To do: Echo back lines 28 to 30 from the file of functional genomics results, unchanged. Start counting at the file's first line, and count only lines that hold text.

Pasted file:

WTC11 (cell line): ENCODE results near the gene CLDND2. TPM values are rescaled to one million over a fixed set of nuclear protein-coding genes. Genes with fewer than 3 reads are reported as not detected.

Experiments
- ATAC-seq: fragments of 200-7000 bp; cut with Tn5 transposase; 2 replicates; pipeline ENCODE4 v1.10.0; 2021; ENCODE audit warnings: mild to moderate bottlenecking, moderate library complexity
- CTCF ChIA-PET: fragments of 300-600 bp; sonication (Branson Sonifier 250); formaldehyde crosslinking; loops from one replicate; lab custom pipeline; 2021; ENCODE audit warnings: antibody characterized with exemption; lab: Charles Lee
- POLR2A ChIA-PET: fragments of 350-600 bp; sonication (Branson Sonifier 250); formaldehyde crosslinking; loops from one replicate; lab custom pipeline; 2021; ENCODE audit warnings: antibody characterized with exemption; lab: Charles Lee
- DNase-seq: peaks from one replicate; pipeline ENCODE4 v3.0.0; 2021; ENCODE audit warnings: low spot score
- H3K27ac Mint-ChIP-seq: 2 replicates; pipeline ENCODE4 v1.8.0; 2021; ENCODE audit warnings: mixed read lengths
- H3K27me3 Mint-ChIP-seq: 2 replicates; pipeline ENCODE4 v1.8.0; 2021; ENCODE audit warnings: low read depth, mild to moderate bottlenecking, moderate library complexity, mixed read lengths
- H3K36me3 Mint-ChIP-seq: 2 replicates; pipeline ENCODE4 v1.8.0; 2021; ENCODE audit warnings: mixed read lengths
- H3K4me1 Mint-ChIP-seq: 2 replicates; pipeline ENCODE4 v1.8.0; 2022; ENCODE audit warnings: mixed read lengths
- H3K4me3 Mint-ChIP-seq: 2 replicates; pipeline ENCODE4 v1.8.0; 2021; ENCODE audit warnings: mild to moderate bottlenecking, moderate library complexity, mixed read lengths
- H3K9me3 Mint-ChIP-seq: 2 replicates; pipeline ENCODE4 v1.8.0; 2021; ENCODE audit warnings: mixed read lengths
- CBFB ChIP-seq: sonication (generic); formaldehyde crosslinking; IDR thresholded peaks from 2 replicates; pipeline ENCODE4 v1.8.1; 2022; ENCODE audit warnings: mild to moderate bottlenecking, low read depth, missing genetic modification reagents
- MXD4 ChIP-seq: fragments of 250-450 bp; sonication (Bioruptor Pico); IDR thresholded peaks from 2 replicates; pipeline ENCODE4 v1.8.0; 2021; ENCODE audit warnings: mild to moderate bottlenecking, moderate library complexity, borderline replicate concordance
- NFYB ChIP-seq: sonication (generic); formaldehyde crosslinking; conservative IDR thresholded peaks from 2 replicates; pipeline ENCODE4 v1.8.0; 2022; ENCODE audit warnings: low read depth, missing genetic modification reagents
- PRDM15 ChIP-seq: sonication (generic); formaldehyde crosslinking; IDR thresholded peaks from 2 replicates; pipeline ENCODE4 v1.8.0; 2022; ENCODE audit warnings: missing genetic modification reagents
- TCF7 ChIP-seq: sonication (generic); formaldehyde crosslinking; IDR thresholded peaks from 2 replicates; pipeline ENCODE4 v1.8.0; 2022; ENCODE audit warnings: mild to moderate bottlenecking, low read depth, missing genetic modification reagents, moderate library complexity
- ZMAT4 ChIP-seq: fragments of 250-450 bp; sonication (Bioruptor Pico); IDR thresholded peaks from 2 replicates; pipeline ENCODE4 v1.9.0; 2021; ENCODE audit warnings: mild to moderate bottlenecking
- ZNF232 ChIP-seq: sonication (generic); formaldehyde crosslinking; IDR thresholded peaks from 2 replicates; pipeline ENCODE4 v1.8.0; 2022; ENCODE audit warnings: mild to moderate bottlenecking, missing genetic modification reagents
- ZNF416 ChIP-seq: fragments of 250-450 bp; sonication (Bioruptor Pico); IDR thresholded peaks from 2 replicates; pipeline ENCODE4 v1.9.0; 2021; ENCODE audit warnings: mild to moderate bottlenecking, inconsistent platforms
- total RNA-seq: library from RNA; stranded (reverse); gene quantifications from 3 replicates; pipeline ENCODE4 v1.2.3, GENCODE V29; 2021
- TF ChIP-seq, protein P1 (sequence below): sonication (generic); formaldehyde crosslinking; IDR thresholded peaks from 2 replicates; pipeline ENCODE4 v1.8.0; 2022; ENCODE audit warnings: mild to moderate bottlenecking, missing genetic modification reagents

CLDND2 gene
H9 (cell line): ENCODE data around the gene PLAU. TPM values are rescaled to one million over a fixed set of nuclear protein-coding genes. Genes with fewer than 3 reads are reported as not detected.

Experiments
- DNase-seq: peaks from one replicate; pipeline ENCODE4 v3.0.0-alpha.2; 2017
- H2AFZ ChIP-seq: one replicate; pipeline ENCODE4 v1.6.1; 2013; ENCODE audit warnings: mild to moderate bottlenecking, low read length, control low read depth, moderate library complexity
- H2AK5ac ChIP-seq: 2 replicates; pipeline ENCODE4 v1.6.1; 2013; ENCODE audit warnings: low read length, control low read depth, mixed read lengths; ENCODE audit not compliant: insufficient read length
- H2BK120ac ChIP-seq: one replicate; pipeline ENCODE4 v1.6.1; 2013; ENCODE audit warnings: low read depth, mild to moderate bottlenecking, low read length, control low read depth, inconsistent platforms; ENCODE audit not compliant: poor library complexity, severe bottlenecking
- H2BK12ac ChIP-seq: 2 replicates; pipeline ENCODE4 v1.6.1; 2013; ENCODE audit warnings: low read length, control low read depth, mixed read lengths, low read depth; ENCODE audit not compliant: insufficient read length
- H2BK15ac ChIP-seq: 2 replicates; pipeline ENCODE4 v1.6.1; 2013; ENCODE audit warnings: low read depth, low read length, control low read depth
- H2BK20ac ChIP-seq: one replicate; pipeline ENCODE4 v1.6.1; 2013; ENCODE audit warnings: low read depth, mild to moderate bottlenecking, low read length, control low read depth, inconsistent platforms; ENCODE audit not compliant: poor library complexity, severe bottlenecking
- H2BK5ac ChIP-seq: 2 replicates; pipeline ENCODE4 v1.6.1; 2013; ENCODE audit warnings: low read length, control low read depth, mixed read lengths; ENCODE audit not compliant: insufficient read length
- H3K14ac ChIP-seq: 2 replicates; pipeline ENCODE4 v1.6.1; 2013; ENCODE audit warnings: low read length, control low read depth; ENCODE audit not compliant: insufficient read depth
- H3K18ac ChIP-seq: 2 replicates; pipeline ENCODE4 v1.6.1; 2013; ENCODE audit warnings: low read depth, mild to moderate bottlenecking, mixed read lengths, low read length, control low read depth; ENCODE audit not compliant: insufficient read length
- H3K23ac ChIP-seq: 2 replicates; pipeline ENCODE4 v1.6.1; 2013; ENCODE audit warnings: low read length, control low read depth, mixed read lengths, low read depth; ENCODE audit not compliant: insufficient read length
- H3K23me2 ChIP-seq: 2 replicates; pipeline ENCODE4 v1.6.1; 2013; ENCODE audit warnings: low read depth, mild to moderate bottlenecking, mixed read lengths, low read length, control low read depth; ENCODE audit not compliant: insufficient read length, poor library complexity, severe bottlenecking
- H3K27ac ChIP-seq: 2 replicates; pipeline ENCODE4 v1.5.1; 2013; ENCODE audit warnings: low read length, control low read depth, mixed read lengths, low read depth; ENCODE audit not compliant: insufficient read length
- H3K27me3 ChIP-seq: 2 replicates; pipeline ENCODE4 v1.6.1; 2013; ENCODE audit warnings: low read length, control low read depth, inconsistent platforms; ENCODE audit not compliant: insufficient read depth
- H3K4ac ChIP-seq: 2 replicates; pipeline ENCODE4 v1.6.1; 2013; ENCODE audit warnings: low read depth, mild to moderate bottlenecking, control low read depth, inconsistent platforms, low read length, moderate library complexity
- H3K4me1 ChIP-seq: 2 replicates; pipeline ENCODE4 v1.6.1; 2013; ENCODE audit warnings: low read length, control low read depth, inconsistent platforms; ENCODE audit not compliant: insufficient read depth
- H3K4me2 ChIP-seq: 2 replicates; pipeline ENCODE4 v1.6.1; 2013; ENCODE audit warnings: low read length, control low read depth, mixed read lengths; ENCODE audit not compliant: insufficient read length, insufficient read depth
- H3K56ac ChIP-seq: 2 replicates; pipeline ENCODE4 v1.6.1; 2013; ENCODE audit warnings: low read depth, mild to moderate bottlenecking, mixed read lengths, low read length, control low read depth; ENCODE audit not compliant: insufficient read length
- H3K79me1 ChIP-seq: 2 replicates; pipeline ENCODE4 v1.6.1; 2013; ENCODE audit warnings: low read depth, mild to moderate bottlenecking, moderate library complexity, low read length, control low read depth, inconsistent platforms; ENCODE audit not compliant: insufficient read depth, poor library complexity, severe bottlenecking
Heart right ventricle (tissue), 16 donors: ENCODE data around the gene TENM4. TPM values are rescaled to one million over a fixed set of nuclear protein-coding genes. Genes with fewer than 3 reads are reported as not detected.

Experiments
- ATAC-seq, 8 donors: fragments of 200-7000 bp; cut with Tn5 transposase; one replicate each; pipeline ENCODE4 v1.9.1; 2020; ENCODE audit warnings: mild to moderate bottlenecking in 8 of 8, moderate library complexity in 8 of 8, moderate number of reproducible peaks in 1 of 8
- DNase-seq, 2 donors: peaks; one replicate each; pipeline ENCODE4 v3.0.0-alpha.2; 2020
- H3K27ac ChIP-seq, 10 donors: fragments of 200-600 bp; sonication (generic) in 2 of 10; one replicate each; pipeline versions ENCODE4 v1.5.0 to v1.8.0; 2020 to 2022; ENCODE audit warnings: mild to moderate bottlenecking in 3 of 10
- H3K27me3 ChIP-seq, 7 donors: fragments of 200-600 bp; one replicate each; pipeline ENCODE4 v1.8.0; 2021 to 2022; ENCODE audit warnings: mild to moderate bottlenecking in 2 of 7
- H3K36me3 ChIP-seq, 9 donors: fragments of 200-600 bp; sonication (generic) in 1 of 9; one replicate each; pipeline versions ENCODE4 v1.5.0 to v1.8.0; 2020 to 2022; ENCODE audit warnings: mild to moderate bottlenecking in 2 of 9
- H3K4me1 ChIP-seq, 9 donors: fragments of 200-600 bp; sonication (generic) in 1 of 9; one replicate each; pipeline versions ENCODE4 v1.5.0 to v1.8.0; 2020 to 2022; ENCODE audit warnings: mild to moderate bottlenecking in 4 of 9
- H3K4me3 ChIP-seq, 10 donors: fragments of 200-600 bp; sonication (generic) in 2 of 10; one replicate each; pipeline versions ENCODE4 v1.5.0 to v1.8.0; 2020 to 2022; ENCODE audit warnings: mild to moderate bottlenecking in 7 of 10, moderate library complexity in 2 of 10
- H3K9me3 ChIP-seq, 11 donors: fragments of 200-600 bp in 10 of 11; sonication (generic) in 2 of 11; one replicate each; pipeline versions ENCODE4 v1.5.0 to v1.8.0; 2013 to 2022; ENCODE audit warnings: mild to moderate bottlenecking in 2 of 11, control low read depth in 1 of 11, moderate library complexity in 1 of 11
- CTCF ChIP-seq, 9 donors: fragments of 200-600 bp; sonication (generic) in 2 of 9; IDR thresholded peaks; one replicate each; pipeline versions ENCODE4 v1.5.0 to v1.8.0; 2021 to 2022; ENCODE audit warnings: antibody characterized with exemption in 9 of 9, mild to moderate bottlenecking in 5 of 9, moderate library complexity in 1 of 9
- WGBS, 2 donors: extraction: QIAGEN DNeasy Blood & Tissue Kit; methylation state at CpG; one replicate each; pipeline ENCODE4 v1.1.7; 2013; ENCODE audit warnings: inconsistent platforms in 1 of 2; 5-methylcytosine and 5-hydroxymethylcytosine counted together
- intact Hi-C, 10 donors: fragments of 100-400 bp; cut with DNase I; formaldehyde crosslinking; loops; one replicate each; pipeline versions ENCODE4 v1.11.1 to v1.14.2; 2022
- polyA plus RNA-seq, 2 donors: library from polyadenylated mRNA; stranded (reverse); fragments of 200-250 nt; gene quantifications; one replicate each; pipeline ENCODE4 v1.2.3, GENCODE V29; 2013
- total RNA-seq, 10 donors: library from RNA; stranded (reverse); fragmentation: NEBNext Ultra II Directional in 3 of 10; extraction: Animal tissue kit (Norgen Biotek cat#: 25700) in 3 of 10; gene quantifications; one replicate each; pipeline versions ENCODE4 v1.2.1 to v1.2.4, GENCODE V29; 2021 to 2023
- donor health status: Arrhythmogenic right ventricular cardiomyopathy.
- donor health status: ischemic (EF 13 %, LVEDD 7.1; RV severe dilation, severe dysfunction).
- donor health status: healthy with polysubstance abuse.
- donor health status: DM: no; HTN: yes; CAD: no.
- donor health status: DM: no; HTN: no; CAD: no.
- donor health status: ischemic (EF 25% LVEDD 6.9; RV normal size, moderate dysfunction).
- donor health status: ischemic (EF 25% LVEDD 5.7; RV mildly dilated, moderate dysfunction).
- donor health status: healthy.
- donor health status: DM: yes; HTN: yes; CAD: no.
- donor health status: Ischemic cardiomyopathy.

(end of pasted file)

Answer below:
- H2AK5ac ChIP-seq: 2 replicates; pipeline ENCODE4 v1.6.1; 2013; ENCODE audit warnings: low read length, control low read depth, mixed read lengths; ENCODE audit not compliant: insufficient read length
- H2BK120ac ChIP-seq: one replicate; pipeline ENCODE4 v1.6.1; 2013; ENCODE audit warnings: low read depth, mild to moderate bottlenecking, low read length, control low read depth, inconsistent platforms; ENCODE audit not compliant: poor library complexity, severe bottlenecking
- H2BK12ac ChIP-seq: 2 replicates; pipeline ENCODE4 v1.6.1; 2013; ENCODE audit warnings: low read length, control low read depth, mixed read lengths, low read depth; ENCODE audit not compliant: insufficient read length